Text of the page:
17

My favourite method is the one employed by Stack Exchange, Google, Flickr, and many other large sites with a strong focus on UX: use their username / real name combination as a clickable link. This has the dual benefit of hinting to the user if they are logged in as someone else, ans is more personal than the [pronoun] Account approach. Combinations of ...


17

Be natural, this can be annoying if you're apologizing too often, write your message in plain language—like a human talking to another human. If error is caused by you (your app, your server e.t.c.) add apology, otherwise leave just statement of fact and how to resolve the issue. For example: "Sorry, we couldn't send your message because of [some] ...


17

I believe that's a preference thing. The main thing is to be consistent with what you decide. It could vary on what section of the app you are talking about too. For example, your buttons and titles might be Title Case capitalized, while your links might be lowercase. Again, just be consistent within the sections that you are standardizing.


17

There is another issue with the word "successful" that I experienced in our SaaS. We provide a function in our application, where you can send stuff via email. However, the only thing we do is to send the email. The message used to be "Email successfully sent." User feedback then made us realize that they got the message more or less wrong as they believed ...


17

If done correctly it could be advantageous from a marketing perspective. As an example, early (admittedly TV) advertisements for Hyundai used the slogan: All day, every day, Hyundai as a way of re-enforcing the pronunciation of the brand name. This was important as if 3 people had 3 different ways of pronouncing it, it'd be unlikely that any would ...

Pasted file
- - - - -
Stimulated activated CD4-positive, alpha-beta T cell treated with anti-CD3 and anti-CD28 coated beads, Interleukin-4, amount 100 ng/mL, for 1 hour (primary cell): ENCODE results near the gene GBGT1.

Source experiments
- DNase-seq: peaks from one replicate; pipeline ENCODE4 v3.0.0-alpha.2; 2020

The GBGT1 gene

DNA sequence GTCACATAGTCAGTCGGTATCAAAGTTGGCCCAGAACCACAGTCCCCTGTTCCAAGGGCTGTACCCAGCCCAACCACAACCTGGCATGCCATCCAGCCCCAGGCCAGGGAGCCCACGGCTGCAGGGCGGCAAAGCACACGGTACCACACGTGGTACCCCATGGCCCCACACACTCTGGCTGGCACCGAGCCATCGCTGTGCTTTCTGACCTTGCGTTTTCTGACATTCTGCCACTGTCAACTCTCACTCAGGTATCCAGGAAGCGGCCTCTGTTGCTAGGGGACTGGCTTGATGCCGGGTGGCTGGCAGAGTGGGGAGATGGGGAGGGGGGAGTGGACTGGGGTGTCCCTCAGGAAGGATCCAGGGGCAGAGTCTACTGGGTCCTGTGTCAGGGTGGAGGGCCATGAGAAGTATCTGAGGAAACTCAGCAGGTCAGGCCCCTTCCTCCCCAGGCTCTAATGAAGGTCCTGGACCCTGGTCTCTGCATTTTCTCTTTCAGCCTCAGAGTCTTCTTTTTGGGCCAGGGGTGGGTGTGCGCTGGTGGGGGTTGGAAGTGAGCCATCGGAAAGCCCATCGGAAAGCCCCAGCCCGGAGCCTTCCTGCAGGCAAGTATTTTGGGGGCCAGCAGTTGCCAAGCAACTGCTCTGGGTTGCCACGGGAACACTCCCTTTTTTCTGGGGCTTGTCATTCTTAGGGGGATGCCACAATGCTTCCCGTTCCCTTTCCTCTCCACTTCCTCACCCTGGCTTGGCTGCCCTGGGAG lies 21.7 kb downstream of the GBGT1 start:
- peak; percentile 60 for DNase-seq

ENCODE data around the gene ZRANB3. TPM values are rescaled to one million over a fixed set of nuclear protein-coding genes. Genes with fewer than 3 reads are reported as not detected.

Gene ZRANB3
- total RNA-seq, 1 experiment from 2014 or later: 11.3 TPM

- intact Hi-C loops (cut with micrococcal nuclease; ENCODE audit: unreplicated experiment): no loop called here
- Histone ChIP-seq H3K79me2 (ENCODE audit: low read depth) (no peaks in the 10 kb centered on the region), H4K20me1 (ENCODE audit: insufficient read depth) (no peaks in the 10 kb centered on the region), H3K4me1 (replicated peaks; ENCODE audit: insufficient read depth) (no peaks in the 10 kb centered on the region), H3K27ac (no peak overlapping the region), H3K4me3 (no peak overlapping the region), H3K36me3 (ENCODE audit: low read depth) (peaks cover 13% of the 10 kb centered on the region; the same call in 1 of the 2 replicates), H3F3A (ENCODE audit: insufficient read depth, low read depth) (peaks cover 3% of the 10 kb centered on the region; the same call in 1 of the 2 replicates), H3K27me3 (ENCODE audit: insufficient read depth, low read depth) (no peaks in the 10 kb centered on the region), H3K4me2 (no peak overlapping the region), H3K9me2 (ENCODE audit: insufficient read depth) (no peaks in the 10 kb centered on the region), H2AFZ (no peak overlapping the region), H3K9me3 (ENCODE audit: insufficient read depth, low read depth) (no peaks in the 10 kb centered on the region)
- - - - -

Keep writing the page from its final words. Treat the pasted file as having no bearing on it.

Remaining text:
17

One of the clearest examples of those I've seen went something like this: That's it, you've been unsubscribed! Didn't mean to unsubscribe? <Subscribe again>!


14

The first message should be given as a warning, not an error. In certain cases you may want to accept something that is probably wrong, but just very possibly not so. For example custom protocol prefixes for urls (like chrome://), internal phone numbers (that don't have 10 digits), e-mail addresses that have explored the full depths of the specs (including ...


14

'Sign up' is shorter and, I agree with Dan, sounds easier than 'Create an account'. And indeed A/B testing can help to find the best solution in the context of your site. One important thing to mention: I observed people in usability test being confused by the wording 'Sign up' and 'Sign in' next to each other. They're just too close and too easy to mix up. ...


14

My recommendation is: leave the gender out of the form if you can. Only collect the user data you really need, and when you need it (Credit card data on payment, address on checkout and the like.). But if you have to add something, you can do it like when creating a new Live-ID at Microsoft. They added "Not Specified" which work well if you don't want to ...


14

You could pick one from thesaurus.com: I personally love the stealthy aspect of anonymous and would choose something like the following: incognito ninja


13

If you're adding more items into a collection of items, then the term to go with is Add. If the action is to create something totally new that isn't part of a clear collection, then I'd go with New. Since you have tables where you can add data (a row collection where you add rows), I would use Add for inserting new rows of data. It's quite common in ...


11

Is there any reason you can only use one word? Since your use case is somewhat unique, perhaps you may want to be more specific with your call to action. Make Available Publish To Group Publish For Review Issue To Group Other one-worders that may work: Circulate Issue Distribute


11

Checkboxes should always be shown in the affirmative, so you shouldn't use "Don't show this on startup". You could however use "Hide this on startup" as an option that doesn't have the checkbox filled, which is what I would suggest. The action that someone will be thinking is more along the lines of "I want to hide this screen", so the action should ...


11

I'm going to disagree with the others and say that sometimes the word successfully is meaningful. I agree that in many cases it is redundant and in those cases is not needed, however there are cases where it is useful. Mostly this applies in partial success cases or cases where you may expect an error. For example if you are validating a hard disk, then ...


10

I would suggestion High DPI; It's an accurate technical description and not all high-res displays are actually at a pixel ratio of 2 (though if you need to specify multiple images for multiple ratios, individually showing the ratios would be best), and "@2x" makes sense if you think about it, but it requires a higher familiarity with how high DPI stuff works ...